Conceptions cannot avoid being abstract. This constitutes a serious limitation of concepts and, in fact, of philosophy, but then conceptions also help us in correlating our experience to knowledge though in abstract terms. It is through abstract conceptions that we wean ourselves from sense perceptions and see the world from a different perspective. They do help us to gain the knowledge of relationships, sequences and the underlying laws in terms of logical or verbal understanding of Truth. They may not help us directly to enter into our inner recess, but they can lead to the very gate of our inner existence. When we move in abstract thoughts, in the ideas of ideas we move ahead logically, rationally even wisely, but we are always separated from what is, from oneself because mere abstraction cannot lead to oneself. Truth is non-conceptual and so we cannot know the Truth using conceptual framework only, but we can still use the conceptual framework to plan our actions and to pursue scientific investigations. The transition into the inner existence occurs firstly through psychological transformation of our mind particularly through refined perception or even through direct perception which leads us directly to the Truth.

Perceptions and conceptions are subjective in their content, but while perceptions are more heart oriented or intuitive, conceptions are more intellectual. Concepts and perceptions represent two different classes of ideas. We can think about concepts but concepts cannot be expressed through perceptions as perceptions, like intuition, can exist apart from experience. Perception is more an opening of your heart to reality; it is being aware of reality. For some, perception may be limited to organized sensual experiences while for some others perceptions may be direct perceptions. We may also quote Bergson:“By direct perception we feel the presence of mind; by intellectual circumlocution we arrive at the notion of that thought is a dance of molecules in the brain. Is there any doubt that intuition here beholds more truly the heart of life?”- Durant Will. Direct perception can also be understood as immediate perception or awareness of the truth “which is an act in which the empirical subject-object relationship is transcended and the pure consciousness, the power behind the mind, rests in itself”, - Jung (from G. Feuerstein and J. Miller.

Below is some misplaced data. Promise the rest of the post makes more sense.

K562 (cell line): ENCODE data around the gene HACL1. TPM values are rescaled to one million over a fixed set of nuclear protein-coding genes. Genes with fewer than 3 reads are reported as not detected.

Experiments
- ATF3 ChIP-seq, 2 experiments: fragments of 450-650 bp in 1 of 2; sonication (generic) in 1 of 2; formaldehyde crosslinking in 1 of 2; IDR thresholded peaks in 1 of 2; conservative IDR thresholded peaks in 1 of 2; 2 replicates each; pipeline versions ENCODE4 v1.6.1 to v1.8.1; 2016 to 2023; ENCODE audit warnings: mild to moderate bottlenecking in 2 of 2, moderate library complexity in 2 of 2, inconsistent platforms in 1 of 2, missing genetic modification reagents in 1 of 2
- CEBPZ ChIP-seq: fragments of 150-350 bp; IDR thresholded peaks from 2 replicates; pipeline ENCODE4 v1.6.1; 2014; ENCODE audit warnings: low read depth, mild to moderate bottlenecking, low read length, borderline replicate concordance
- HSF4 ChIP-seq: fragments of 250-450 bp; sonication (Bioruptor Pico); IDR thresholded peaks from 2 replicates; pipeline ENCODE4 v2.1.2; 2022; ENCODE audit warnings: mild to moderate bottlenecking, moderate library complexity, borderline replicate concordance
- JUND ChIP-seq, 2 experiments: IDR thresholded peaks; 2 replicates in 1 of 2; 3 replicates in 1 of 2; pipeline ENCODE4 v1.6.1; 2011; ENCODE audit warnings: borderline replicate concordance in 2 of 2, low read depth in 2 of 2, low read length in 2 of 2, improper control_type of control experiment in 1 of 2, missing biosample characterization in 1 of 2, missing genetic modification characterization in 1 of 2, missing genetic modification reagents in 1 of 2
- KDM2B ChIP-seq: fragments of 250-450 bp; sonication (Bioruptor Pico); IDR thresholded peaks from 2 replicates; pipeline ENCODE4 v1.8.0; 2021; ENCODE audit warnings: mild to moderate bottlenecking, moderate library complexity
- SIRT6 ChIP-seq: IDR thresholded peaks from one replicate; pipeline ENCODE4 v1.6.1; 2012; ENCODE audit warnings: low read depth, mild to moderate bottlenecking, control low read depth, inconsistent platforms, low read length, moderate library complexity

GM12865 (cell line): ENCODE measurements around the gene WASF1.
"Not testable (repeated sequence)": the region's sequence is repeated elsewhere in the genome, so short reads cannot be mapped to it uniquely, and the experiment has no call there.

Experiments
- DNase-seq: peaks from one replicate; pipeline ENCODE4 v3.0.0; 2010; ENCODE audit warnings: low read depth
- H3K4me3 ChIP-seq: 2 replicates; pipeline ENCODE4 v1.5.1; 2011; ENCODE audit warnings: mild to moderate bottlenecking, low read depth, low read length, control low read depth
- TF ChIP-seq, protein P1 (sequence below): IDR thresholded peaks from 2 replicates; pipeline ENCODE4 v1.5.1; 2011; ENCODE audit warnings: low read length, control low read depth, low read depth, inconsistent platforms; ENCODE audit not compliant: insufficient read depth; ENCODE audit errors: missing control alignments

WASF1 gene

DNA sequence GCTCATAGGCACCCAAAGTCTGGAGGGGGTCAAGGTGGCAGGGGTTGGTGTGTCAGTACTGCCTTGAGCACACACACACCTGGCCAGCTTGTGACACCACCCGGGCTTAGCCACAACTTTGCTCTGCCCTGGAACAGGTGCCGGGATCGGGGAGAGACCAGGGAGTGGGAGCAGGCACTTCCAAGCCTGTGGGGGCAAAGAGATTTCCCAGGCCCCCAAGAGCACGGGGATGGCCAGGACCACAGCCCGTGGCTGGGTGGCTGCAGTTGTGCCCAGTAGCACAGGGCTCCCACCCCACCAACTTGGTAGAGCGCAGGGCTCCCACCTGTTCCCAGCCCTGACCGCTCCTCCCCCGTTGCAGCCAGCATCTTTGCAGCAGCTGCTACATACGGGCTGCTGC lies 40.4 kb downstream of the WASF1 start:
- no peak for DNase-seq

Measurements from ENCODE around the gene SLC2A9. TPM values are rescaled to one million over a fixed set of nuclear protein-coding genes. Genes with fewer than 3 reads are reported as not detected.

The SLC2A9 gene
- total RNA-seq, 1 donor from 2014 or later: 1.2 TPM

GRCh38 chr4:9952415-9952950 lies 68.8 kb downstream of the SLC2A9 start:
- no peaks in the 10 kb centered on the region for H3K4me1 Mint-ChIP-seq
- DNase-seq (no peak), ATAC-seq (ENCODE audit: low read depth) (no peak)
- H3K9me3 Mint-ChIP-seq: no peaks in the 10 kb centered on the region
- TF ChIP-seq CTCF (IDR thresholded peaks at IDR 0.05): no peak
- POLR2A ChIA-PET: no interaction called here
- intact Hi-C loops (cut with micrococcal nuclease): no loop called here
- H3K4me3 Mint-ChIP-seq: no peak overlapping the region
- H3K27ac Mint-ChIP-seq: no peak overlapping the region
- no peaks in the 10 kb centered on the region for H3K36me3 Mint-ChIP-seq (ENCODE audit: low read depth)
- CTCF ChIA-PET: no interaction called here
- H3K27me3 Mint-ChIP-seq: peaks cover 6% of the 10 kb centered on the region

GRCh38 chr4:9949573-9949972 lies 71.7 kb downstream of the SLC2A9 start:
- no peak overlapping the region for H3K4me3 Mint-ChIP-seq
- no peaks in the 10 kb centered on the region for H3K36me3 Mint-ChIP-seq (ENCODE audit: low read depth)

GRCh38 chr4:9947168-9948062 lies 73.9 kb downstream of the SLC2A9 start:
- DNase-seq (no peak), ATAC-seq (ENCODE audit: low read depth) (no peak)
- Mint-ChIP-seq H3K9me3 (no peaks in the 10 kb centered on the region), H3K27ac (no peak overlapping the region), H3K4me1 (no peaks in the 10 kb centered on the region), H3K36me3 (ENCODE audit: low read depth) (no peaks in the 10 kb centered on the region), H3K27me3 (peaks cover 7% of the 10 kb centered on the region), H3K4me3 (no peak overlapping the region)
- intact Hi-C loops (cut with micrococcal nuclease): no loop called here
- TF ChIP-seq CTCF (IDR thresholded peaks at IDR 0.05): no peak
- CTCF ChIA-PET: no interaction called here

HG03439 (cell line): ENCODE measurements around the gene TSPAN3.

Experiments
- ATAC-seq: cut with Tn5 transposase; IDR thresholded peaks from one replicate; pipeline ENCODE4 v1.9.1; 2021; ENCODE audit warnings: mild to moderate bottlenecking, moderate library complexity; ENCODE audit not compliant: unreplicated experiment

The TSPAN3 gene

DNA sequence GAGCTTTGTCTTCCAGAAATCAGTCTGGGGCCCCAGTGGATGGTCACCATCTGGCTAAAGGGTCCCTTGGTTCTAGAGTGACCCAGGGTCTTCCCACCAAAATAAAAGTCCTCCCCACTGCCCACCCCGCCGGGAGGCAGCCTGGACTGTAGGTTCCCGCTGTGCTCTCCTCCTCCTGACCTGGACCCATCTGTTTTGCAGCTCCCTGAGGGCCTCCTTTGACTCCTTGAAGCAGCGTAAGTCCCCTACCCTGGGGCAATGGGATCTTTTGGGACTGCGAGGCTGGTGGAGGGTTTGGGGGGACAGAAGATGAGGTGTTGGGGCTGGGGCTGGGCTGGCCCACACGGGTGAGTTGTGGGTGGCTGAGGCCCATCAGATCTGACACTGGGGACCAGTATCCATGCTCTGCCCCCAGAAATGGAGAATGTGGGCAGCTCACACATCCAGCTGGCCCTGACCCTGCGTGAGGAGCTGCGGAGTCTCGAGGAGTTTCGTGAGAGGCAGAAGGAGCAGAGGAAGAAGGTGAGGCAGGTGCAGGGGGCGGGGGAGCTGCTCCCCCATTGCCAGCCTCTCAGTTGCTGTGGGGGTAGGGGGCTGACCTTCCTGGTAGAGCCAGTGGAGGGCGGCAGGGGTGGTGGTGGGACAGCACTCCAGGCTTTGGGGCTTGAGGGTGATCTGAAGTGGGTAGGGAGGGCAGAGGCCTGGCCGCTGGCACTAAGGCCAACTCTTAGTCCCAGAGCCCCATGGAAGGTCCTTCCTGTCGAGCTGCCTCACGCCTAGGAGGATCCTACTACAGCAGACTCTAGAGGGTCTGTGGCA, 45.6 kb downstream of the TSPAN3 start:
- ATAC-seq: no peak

Direct perceptions mean inner perceptions which are qualitatively different from sense perceptions. While sense perceptions give us only the perceptual knowledge of things direct perceptions give us final knowledge without going through the complexities of conceptual ideas. While we can touch the reality in the first case, we can only think about it in the second case. The fact that concepts and perceptions are qualitatively two different things becomes clear when we realize that concepts can only be thought not perceived. Conceptual knowledge is abstract, discursive and cannot be verified through lived experience, but perception has an element that can not only be conceived but also be felt and experienced. Perception then becomes inner.

Our philosophical understanding or knowledge-forming process starts with normal perceptions of the world, but does not end with perceptual understanding of reality. The reality can be perceived only through direct perception. Sense perceptions only indicate at the reality, they cannot provide a solid ground for understanding the reality. Perceptions can then be understood as the simplest mode of understanding the outer world. While sensations are passive reactions registered by our sense organs, and so constitute only mere data, perceptions are self-searching, can organize sensations for the acquisition of knowledge. Here it is opportune to distinguish between the perceptual knowledge of things and direct perception of reality where the latter can be called inner perception. We can have perceptual knowledge of orange, but this type of perception does not provide the whole truth unless aided by intuition and conceptions. It is through direct perception that we understand the inner quality of perception. This is the type of inner perception when we are in communion with the source of creation when the mind merges willingly into the source of creation.

Recognition of this transformative power behind the perceptual knowledge of things can bring about changes in us that go deeper than abstract concepts. This transformation brought about by transcending the perceptual knowledge of things is something like a transformation from the outer form of a rose to its formless beauty itself – to an eternal beauty of all flowers. This is something like the beauty of a sunset. The depth or the inner quality of perception can perhaps be best revealed through the perception of beauty, the beauty that we see not only with our eyes but also with our inner being. It is the beauty which gives us a kind of bliss gained through personal encounter with the deeper meaning of life, but it is also the beauty associated with our internal design - our internal symmetry and unity i.e. when the perceiver and perception become one. This perceiver-less perception has spiritual value which is altogether different from the perceptual knowledge of things. This inner sense of revelation which this beauty brings into our life suggests that we are essentially spiritual.